The Bohol Experience

Page 1

Making a Difference Localized Monitoring System on the Millennium Development Goals (MDG)

The Bohol Experience

DISCLAIMER: “This document has been produced with the financial assistance of the European Union and Novib Oxfam Netherlands. The views expressed herein are those of Action for Economic Reforms and project partners and therefore in no way to be taken to reflect the official opinion of the European Union and Novib Oxfam Netherlands.�

Project Management Team: Rene R. Raya – Coordinator, Emilia Roslinda, Janet R. Carandang, Filomeno S. Sta. Ana III and Alessandro D. Iellamo Project Staff: Ma. Alita D. Lugo, Ma. Luz R. Anigan, Oth Marulou C. Manocsoc, Jomel G. Baobao, Maribel N. Acierto and Joann M. Divinagracia Editorial Consultants: Filomeno S. Sta. Ana III, Rhodora A. Abaño and Rafael M. Paredes Contributors: Jonathan L. Mayuga, Rene R. Raya, Ma. Alita D. Lugo, Isagani R. Serrano, Alessandro D. Iellamo, Dr. Nestor M. Pestelos, Engr. Noel C. Mendaña, Cresente Nelson E. Lomod, Jomel G. Baobao, Nimfa Abaya-Lloren, Catalino B. Berro, Evelyn Nacario-Castro, Rosalinda G. Paredes, William G. Granert, Alvin O. Acuzar, Dr. Roque Bongcac, Dennis Calunia, Maria May-i L. Fabros and Ma. Luz R. Anigan This book was made possible with the full support of European Union Small Projects Facility and Novib Oxfam Netherlands. Copyright 2006 Action for Economic Reforms Action for Economic Reforms (AER) 3rd Floor, #40 Matulungin Street Central District, Quezon City Telefax: (632) 426-5626 e-mail: website: PROCESS Bohol Inc. III-A Espuelas Extension Tagbilaran City Bohol 6300 Telefax: (038) 411-3641/501-7742 ISBN: 971-92014-4-4 Editing and Book Design by: People and Advocacy Cover Design by: Benjo G. Laygo Layout by: Nanie S. Gonzales Photos by: Action for Economic Reforms, PROCESS Bohol Inc. Social Watch Philippines, Global Call to Action Against Poverty and People and Advocacy Statistical Annex courtesy of the Provincial Planning and Development Office (PPDO) of Bohol, the Bohol Local Development Foundation (BLDF), Social Watch Info Database and the Peace and Equity Foundation (PEF) Printed in the Philippines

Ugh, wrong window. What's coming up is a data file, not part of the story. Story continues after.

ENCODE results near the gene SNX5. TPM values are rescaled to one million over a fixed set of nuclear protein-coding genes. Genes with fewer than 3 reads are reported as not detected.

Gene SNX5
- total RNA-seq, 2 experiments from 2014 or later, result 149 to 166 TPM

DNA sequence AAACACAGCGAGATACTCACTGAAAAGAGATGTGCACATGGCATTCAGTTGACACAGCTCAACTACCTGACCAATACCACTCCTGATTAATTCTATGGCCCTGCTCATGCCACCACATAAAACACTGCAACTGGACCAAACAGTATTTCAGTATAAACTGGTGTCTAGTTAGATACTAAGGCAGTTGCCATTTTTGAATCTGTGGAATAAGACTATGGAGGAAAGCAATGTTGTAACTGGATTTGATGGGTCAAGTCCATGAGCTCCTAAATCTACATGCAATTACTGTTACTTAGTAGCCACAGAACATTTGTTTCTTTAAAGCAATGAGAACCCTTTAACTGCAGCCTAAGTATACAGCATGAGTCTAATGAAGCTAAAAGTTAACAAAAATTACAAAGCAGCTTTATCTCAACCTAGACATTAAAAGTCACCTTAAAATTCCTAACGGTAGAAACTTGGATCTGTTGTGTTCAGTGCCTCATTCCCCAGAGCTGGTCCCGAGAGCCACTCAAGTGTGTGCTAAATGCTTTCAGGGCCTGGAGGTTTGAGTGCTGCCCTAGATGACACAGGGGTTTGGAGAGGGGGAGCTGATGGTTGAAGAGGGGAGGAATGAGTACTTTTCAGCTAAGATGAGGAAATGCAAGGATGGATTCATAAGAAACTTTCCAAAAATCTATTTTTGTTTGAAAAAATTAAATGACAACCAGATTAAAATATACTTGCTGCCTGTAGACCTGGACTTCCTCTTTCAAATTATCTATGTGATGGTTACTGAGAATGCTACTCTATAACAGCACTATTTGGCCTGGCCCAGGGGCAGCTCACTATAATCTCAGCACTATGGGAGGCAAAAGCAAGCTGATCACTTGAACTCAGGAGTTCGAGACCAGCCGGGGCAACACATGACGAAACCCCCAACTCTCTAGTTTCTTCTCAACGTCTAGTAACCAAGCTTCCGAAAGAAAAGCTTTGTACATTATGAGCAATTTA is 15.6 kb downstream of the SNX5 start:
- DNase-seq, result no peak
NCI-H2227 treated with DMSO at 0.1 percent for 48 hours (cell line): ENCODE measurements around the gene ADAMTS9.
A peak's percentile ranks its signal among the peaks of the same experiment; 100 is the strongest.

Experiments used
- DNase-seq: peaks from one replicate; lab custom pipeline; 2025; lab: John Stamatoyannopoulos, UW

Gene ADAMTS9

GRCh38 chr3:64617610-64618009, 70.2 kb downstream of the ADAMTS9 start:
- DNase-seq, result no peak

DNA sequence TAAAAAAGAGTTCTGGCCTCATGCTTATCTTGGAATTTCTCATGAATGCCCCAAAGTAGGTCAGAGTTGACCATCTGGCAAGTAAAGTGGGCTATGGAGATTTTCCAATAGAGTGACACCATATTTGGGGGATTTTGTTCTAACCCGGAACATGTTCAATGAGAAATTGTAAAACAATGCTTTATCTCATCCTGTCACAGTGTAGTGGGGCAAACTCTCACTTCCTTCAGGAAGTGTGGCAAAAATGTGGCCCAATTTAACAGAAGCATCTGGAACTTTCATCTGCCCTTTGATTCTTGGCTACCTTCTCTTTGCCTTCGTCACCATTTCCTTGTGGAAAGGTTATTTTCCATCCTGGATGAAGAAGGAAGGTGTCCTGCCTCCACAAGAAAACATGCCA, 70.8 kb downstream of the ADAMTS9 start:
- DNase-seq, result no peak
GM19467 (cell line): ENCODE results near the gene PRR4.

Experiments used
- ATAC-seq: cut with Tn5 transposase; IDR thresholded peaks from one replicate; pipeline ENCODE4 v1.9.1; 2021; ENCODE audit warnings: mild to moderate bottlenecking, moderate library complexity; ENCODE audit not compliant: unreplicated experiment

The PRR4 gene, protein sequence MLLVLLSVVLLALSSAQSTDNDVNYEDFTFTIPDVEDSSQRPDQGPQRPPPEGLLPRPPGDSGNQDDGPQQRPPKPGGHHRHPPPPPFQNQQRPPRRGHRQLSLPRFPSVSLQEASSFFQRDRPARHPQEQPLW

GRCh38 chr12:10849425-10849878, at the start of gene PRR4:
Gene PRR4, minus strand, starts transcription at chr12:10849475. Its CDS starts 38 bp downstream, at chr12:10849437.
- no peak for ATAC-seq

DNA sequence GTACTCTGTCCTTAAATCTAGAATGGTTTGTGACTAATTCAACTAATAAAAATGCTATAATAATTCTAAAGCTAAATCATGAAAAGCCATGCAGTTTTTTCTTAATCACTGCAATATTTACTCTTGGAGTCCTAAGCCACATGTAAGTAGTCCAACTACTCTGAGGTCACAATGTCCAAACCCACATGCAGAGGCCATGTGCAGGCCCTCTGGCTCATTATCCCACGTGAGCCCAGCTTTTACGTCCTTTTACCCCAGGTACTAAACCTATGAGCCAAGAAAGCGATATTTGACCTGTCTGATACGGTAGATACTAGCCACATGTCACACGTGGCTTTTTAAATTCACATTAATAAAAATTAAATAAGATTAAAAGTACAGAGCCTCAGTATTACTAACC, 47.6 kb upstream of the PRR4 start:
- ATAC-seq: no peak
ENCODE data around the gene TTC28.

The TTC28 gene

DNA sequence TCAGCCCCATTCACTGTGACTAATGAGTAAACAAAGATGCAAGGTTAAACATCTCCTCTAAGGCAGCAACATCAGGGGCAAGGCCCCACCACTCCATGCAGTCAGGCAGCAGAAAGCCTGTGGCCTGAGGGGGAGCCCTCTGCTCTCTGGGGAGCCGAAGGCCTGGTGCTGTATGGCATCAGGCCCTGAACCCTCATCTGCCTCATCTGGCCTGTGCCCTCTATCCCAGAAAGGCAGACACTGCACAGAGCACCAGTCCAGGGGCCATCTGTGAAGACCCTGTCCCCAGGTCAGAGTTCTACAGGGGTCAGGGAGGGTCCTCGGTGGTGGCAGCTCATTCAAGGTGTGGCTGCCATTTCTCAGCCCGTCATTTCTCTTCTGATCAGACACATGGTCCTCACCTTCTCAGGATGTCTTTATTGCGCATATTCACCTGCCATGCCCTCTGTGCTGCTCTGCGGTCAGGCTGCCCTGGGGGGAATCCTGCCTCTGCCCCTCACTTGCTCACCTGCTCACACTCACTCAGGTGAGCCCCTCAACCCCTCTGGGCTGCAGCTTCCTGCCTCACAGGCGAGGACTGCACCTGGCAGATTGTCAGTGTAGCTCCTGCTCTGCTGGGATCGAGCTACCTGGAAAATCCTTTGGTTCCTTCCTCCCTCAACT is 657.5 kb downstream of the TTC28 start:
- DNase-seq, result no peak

Making a Difference: Localized Monitoring System on Millennium Development Goals





2005 World Summit Outcome Box: Millennium Development Goals


............................................................................................................................... ............................................................................................................................ ...........................................................................................................................................................................................................................................

Partners’ Views on the MDGs Three Bohol Town Mayors on Localized Monitoring of MDG Project Partners on the Local MDG Monitoring System Project

1 2


5 7




The European Union in the Philippines


Part I – The Project The Project Experience My Bohol Experience Reflections Reflection Paper on the MDGs Project in Bohol Reflections on the MDG Project

............................................................................................................................... ............................................................................................................................... ...........